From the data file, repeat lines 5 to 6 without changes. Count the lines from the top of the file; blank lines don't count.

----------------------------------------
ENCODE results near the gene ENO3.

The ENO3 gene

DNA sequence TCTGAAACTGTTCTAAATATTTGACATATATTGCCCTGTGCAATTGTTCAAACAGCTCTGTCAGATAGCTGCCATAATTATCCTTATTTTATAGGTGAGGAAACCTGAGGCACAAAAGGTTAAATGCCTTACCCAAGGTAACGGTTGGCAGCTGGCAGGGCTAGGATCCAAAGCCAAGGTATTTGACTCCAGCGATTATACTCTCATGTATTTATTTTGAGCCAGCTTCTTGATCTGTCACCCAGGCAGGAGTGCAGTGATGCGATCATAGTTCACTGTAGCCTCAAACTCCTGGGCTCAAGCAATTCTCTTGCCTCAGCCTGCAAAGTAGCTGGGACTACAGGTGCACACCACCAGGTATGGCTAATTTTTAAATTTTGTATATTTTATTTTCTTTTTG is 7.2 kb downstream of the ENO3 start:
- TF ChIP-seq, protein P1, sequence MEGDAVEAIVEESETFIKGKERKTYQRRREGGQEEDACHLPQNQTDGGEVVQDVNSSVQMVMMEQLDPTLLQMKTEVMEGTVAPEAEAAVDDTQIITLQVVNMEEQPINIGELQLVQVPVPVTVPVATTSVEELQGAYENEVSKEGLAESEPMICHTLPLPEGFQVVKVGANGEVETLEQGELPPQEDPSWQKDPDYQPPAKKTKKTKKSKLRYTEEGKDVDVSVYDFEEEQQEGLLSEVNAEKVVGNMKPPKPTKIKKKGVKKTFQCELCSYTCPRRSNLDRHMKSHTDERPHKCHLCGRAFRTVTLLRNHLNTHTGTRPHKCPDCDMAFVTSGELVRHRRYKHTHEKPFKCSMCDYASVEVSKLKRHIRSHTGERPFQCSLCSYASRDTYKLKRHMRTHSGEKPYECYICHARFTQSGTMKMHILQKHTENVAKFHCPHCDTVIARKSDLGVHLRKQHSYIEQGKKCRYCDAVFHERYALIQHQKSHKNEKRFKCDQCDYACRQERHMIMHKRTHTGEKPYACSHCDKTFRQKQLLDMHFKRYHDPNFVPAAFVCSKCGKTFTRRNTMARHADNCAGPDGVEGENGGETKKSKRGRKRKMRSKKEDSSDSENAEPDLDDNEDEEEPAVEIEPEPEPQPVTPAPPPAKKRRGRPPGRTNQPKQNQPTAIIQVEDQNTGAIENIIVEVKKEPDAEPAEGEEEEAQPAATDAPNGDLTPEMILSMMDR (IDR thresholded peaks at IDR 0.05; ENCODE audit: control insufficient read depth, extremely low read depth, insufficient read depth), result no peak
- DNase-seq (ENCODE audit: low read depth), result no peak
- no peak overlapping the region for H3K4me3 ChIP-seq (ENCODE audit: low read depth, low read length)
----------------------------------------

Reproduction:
- DNase-seq (ENCODE audit: low read depth), result no peak
- no peak overlapping the region for H3K4me3 ChIP-seq (ENCODE audit: low read depth, low read length)